- Mikis Theodorakis: And why, Mr President, do you not try to sell peace instead of death? Food instead of bullets; fridges instead of missiles; cars, televisions, furniture, schools, books, clothes and perfume instead of guns? Aren’t wars only fought for profit?

- François Mitterrand: They are fought to combat terrorism, nationalism and fanaticism.

- M.Th.: Who are you to intervene in this way? The police?

- F.M.: Who do you mean by ‘you’? The Security Council decides.

- M.Th.: Are you serious? But some countries do not agree.

- F.M.: Then we turn to the UN, to the majority of nations.

- M.Th.: And Korea, Vietnam, Africa, South America? Are only the people in these countries badly behaved? Underdeveloped? Evil? And this coming from you, a Frenchman, who saw at first hand the friendly, civilised and orderly nature of Germany under Hitler… Has any country in the underdeveloped world ever taken barbarity and bestiality to the levels of that European country?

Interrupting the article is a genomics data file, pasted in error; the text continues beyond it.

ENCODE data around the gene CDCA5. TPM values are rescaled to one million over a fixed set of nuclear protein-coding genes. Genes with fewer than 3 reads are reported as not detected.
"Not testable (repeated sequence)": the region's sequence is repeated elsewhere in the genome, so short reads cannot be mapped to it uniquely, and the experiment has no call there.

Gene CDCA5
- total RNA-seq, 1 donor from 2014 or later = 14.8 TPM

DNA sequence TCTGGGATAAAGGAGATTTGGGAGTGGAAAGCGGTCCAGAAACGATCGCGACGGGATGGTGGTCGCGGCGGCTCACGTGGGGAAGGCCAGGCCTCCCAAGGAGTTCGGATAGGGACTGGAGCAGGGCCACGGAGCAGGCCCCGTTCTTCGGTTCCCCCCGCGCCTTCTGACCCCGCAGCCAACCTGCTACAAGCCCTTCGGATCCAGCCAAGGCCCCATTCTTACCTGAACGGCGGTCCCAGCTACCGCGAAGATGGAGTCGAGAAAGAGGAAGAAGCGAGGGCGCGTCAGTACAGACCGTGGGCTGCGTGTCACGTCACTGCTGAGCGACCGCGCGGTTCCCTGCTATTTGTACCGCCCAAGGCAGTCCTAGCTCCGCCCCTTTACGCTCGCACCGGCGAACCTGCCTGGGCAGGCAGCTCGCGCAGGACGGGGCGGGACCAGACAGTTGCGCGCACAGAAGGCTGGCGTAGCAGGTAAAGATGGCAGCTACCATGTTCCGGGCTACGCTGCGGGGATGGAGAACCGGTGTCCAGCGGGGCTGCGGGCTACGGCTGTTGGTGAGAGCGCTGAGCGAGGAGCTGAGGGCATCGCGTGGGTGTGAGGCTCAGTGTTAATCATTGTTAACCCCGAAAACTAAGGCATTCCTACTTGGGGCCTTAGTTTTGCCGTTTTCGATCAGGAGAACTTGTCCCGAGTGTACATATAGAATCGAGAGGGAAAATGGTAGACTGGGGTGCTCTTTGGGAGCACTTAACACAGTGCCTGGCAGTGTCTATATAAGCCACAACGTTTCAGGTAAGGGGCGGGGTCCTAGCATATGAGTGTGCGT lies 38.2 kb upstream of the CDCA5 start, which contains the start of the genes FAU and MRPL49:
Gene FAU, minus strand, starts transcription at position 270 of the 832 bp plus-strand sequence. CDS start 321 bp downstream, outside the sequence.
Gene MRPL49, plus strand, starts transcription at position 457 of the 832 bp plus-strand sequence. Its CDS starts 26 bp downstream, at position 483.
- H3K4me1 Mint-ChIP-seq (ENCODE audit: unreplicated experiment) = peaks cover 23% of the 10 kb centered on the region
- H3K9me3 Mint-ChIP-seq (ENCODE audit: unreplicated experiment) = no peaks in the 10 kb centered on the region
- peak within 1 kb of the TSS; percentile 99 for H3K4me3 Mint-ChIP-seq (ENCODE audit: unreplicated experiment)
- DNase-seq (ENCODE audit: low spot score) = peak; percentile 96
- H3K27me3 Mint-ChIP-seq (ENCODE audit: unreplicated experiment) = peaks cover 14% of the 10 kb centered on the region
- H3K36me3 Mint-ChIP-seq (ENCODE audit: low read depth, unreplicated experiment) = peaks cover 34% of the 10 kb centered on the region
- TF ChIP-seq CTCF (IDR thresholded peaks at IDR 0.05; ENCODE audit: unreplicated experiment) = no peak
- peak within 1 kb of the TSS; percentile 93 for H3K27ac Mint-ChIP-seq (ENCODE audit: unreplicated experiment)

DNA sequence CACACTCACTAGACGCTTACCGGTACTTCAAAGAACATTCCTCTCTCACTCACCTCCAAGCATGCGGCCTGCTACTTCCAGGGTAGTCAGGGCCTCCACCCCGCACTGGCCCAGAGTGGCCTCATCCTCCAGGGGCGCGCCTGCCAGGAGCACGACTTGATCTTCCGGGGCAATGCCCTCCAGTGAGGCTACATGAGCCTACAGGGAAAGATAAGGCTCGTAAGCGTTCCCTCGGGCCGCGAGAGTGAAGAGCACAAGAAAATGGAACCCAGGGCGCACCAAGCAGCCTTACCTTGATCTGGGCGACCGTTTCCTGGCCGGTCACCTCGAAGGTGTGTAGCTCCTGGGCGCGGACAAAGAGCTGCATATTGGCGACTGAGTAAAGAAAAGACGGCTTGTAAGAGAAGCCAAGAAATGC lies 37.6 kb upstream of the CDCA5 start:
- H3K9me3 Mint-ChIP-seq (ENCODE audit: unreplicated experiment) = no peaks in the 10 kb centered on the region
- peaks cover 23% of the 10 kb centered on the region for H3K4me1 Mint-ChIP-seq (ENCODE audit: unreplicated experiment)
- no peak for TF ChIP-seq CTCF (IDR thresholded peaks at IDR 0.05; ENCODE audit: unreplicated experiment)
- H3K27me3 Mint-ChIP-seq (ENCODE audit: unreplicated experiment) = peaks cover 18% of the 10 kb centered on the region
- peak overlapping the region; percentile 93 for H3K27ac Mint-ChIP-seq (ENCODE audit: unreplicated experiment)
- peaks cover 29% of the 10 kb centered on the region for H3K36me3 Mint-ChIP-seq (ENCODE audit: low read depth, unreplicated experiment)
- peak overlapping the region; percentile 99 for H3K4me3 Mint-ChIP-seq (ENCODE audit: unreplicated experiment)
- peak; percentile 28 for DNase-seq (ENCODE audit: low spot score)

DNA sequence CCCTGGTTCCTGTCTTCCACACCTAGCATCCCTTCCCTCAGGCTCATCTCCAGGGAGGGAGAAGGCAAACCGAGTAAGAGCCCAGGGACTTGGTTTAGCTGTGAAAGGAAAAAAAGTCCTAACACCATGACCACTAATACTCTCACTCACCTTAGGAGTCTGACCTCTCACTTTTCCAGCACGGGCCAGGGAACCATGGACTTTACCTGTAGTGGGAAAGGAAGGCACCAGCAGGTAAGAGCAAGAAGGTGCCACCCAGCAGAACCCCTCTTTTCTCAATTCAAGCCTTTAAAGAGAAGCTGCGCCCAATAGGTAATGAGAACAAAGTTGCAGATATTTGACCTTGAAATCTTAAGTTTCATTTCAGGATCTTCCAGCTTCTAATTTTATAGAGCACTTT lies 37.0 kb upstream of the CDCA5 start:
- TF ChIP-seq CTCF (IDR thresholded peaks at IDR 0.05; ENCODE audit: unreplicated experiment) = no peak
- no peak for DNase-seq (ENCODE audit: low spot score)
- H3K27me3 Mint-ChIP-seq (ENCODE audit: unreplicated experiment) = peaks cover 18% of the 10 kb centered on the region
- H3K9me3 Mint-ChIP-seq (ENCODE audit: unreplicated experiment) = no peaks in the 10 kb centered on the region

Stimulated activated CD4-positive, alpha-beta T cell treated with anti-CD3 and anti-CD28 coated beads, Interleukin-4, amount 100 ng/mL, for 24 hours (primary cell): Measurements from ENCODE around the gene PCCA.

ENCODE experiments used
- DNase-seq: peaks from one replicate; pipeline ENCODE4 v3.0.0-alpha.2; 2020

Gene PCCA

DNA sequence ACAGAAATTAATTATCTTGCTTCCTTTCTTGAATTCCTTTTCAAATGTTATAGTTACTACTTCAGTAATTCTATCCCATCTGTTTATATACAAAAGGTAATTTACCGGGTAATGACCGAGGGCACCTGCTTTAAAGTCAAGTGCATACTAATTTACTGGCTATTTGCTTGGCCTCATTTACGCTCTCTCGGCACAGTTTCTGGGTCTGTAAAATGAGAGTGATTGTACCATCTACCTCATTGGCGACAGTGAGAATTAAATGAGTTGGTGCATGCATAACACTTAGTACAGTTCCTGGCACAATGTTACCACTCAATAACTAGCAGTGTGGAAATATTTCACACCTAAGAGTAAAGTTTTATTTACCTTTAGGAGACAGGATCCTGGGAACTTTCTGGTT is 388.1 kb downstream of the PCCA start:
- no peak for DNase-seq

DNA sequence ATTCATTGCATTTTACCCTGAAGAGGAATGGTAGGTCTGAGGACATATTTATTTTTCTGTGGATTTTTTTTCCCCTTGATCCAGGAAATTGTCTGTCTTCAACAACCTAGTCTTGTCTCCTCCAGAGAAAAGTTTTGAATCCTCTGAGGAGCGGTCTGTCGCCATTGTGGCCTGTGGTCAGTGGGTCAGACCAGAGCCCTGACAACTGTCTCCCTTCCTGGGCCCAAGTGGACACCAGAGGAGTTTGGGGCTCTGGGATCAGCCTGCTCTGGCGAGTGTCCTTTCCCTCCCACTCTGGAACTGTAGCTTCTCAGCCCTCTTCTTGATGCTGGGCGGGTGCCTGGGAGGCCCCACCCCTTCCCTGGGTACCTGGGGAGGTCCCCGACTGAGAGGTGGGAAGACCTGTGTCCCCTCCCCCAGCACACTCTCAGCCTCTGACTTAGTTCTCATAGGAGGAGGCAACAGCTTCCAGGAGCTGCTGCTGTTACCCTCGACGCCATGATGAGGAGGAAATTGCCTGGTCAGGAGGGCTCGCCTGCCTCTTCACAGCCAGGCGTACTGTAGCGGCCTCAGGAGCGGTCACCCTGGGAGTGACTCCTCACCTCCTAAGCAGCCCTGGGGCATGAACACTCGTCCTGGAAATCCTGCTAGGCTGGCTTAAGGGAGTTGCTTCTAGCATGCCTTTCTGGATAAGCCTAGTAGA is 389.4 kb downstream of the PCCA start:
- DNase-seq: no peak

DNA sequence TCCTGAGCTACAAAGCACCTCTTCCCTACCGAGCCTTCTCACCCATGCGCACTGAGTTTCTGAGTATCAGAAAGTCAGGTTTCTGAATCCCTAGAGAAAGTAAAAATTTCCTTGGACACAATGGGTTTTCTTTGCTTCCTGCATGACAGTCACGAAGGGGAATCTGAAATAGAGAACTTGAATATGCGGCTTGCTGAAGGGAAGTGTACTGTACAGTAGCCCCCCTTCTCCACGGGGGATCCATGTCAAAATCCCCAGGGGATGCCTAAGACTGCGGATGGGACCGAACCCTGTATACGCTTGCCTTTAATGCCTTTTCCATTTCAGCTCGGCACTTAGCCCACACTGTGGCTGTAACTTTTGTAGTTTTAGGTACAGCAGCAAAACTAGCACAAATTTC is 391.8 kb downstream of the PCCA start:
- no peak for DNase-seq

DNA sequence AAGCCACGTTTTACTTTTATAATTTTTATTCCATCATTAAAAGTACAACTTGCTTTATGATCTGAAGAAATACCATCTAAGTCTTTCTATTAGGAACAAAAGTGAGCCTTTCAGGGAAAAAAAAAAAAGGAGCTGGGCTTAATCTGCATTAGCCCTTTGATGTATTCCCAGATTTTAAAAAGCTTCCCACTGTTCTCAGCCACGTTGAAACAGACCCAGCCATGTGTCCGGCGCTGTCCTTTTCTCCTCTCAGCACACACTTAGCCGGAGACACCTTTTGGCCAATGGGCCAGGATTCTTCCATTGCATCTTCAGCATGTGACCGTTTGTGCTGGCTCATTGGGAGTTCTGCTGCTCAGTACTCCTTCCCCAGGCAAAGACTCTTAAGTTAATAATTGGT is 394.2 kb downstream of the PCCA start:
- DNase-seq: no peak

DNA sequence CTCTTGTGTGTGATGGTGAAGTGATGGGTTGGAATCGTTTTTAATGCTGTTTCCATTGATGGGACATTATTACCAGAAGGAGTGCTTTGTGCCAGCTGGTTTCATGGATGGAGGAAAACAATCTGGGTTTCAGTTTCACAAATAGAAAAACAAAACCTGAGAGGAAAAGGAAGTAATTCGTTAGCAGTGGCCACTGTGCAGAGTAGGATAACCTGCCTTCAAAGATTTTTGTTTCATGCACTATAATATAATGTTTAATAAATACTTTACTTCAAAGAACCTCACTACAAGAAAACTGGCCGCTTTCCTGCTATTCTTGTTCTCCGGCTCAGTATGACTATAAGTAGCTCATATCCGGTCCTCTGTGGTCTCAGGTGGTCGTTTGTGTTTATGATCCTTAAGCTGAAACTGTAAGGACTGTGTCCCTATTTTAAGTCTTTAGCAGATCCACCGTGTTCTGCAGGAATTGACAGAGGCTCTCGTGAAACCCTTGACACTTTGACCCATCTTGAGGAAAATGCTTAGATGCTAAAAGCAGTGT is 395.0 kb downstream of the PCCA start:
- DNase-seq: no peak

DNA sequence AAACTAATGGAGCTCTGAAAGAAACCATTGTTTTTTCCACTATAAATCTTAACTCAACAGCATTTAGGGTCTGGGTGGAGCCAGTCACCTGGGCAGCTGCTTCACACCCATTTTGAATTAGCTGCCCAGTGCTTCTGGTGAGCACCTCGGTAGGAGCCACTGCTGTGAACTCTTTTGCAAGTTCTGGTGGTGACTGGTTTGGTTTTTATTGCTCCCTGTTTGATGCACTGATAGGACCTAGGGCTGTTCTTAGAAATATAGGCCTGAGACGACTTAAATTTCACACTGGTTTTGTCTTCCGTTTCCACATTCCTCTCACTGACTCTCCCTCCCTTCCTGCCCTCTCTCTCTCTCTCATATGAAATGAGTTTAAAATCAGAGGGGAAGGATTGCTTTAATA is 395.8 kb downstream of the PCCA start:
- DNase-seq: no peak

This conversation took place when the French President was staying with me at my house in Vrachati. As you know, I have never made our private conversations public, as it isn’t right to do so. However, many years have passed since then and I believe that the conversation that I have revealed here will not taint the memory of this great friend.